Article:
This is the kind of cycling I love so I really enjoyed this ride up a not too steep valley. The valley became a bit steep at the end past a small loch. I was too soon out of this narrow valley. I like this valley and it is alone a good reason to do this ride.
On the top of the Douglas to Muirkirk valley
After some rather flat cycling past a roadwork area and a lot of lorry traffic, I entered the small village of Muirkirk which has given the name to this tour. It is a very popular destination for us cyclistst, but the village itself is nothing special so no pictures. I was meant to enjoy a couple of bananas here too on my way up the climb to the moor towards Strathaven. But they had become very ripe on this ride and not edible at all so I was left hungry. I therefore decided to crack on up the climb. It is vertical for some hundred meters after Muirkirk, but then pretty congenial after the graveyard. I was in need of some food so I gave it all up this hill and over the moor. I found this moor, which topped out at 300 meters above sea level, a pretty easy climb with two distinct different tops with a small descent between them. The second top is the highest top (just after the small bridge). The road over to Strathaven from this moor have several smaller steep climbs though after the top of the moor and is not an easy ride. But I overcame the obstacles and that includes a pretty nasty vertical climb just before Strathaven. I got some chocolate bars here and continued through this well kept scenic village which I first visited on my aborted ride last year (see the Strathaven tour). The road climbs up a hill through and above this village in the direction of East Kilbride.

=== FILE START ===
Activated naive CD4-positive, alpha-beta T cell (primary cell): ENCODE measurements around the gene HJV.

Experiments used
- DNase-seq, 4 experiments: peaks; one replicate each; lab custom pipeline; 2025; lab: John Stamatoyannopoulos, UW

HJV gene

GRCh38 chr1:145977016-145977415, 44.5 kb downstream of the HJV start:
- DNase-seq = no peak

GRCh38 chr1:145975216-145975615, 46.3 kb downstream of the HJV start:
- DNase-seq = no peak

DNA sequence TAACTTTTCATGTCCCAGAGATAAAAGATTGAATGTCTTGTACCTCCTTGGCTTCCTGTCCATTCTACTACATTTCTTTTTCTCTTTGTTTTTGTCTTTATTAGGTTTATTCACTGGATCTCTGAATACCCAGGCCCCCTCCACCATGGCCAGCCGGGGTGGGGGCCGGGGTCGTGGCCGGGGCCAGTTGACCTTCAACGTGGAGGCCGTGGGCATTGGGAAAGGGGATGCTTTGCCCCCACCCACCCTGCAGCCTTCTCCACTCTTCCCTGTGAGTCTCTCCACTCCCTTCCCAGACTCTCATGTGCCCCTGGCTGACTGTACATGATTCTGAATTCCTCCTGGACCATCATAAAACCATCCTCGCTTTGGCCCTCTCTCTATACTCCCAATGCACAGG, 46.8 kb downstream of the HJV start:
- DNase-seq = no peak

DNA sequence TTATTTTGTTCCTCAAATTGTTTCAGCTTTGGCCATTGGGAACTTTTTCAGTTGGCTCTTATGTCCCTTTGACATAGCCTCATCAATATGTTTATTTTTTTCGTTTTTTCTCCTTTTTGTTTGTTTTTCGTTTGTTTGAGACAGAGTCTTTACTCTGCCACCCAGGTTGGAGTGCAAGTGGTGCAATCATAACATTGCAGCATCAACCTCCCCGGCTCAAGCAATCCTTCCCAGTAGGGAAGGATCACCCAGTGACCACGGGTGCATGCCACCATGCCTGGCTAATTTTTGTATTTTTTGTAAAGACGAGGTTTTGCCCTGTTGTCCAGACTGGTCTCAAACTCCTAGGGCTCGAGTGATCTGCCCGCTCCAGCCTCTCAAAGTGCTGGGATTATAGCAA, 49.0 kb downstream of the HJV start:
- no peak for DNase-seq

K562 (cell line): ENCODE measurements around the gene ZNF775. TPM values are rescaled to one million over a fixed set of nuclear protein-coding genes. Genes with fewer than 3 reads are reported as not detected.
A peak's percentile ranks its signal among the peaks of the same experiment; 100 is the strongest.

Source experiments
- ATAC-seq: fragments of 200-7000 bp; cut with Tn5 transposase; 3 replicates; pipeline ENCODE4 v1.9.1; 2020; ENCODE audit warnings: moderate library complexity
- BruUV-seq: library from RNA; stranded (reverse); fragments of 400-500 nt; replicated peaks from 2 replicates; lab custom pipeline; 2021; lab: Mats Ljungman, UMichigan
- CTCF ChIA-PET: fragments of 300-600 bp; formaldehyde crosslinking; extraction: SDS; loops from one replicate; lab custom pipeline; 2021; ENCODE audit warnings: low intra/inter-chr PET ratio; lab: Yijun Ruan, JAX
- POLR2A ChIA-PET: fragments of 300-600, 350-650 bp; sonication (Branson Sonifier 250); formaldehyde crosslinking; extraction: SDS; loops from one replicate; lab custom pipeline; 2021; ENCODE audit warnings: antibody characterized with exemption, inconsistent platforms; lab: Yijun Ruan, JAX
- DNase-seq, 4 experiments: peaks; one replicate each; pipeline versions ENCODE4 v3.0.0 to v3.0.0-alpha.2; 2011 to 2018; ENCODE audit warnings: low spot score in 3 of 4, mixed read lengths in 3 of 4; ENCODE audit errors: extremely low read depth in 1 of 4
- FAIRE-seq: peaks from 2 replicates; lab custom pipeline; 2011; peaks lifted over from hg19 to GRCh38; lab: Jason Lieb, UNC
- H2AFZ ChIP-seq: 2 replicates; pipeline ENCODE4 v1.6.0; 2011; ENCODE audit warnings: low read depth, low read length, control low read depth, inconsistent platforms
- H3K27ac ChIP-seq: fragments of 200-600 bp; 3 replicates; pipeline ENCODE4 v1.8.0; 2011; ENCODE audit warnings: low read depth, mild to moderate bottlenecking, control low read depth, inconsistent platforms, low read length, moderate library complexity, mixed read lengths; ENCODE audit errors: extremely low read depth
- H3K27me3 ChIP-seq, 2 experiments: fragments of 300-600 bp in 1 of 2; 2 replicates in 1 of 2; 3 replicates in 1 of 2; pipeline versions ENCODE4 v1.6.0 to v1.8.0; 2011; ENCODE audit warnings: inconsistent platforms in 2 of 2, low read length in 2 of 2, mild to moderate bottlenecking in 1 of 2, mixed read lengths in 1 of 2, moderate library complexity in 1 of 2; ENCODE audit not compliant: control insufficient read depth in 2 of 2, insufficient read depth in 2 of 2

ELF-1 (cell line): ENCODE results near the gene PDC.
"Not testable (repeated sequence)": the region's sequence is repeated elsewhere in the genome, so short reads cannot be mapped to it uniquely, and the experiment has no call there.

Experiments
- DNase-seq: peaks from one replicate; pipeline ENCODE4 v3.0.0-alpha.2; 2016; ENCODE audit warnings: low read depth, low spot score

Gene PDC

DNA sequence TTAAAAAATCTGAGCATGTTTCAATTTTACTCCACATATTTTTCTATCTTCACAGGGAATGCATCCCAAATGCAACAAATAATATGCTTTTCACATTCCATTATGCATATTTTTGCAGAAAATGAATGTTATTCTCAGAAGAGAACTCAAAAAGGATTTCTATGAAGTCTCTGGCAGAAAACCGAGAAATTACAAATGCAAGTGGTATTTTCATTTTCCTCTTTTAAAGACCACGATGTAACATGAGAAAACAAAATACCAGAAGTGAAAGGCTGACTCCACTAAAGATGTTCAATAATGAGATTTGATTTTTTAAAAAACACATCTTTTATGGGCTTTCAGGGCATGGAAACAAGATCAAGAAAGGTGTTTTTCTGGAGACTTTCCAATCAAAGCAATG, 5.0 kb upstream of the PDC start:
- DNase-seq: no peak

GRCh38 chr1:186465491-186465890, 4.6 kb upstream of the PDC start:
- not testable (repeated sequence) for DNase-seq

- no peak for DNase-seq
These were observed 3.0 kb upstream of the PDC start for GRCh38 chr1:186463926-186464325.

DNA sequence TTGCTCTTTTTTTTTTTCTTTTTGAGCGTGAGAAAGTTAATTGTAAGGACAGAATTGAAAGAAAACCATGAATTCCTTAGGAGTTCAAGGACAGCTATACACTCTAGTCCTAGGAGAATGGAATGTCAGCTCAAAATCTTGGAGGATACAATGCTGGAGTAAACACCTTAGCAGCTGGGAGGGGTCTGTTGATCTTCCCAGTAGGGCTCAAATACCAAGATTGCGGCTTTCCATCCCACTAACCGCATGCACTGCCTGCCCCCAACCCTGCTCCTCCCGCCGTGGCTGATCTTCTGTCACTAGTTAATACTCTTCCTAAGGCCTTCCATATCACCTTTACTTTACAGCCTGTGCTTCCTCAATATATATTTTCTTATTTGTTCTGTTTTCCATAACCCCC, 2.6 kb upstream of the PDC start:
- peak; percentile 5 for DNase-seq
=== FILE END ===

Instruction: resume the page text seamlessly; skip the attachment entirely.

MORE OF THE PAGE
Overlooking Strathaven on my way to East Kilbride
The climb is not steep. It is rather gentle, but it is still hard though. It topped out just before Chapelton and became a bit undulating after that in a agricultural landscape. I soon reached what I believe is the highest point of this road.
Looking towards East Kilbride and Glasgow (both hidden)
Unfortunate, I had not done my homework properly before setting out on this tour. At the Torrance Roundabout, I was in doubt if I should continue straight ahead or take the road to the left. I continued down the hill. What I should had done was to take the road to the left and by then avoided the busy junctions and the busy roads around East Kilbride. I was at a busy motorway and through several busy junctions which confused me. It was no fun at all. But I managed and got through this very busy area to Busby where the traffic was a lot easier to deal with. The road was supposed to drop 200 meters in height difference, but I was too busy with the traffic to really enjoy this. But I now know the alternatives and it is safe to assume that East Kilbride will be avoided from now on. I was soon down and home in Paisley again after a very interesting bikeride.
A very nice ride through the southern rim of the upper Clyde valley. The best part is from Lanark to Muirkirk. But the moor over to Strathaven was a surprising delight and the highlight of the tour. I have now done my homework and will avoid East Kilbride in the future. Which means this route is bound to be repeated by myself again and that on an annual basis, I guess. It is a great ride and recommended.